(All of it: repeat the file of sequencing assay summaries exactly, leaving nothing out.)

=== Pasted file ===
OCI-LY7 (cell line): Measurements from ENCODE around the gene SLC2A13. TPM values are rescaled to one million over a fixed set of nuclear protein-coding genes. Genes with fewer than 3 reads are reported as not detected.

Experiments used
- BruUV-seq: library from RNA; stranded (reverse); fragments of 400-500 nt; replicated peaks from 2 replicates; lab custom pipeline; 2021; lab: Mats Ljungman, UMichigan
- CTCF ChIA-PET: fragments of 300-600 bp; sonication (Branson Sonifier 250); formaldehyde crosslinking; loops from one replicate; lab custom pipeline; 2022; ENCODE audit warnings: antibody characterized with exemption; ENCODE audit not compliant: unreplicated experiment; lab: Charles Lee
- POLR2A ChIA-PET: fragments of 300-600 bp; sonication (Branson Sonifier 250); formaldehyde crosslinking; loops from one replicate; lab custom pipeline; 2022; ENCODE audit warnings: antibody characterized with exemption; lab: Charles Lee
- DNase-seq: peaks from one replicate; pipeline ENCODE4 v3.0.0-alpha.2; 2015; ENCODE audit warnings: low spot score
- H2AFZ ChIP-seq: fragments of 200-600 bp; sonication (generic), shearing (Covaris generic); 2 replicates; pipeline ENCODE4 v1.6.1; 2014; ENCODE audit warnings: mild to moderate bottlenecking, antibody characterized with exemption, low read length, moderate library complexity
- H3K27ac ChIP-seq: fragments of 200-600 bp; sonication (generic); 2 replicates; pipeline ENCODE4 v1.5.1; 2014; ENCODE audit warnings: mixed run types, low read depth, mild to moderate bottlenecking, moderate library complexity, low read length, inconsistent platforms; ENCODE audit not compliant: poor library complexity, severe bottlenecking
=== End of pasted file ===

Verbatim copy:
OCI-LY7 (cell line): Measurements from ENCODE around the gene SLC2A13. TPM values are rescaled to one million over a fixed set of nuclear protein-coding genes. Genes with fewer than 3 reads are reported as not detected.

Experiments used
- BruUV-seq: library from RNA; stranded (reverse); fragments of 400-500 nt; replicated peaks from 2 replicates; lab custom pipeline; 2021; lab: Mats Ljungman, UMichigan
- CTCF ChIA-PET: fragments of 300-600 bp; sonication (Branson Sonifier 250); formaldehyde crosslinking; loops from one replicate; lab custom pipeline; 2022; ENCODE audit warnings: antibody characterized with exemption; ENCODE audit not compliant: unreplicated experiment; lab: Charles Lee
- POLR2A ChIA-PET: fragments of 300-600 bp; sonication (Branson Sonifier 250); formaldehyde crosslinking; loops from one replicate; lab custom pipeline; 2022; ENCODE audit warnings: antibody characterized with exemption; lab: Charles Lee
- DNase-seq: peaks from one replicate; pipeline ENCODE4 v3.0.0-alpha.2; 2015; ENCODE audit warnings: low spot score
- H2AFZ ChIP-seq: fragments of 200-600 bp; sonication (generic), shearing (Covaris generic); 2 replicates; pipeline ENCODE4 v1.6.1; 2014; ENCODE audit warnings: mild to moderate bottlenecking, antibody characterized with exemption, low read length, moderate library complexity
- H3K27ac ChIP-seq: fragments of 200-600 bp; sonication (generic); 2 replicates; pipeline ENCODE4 v1.5.1; 2014; ENCODE audit warnings: mixed run types, low read depth, mild to moderate bottlenecking, moderate library complexity, low read length, inconsistent platforms; ENCODE audit not compliant: poor library complexity, severe bottlenecking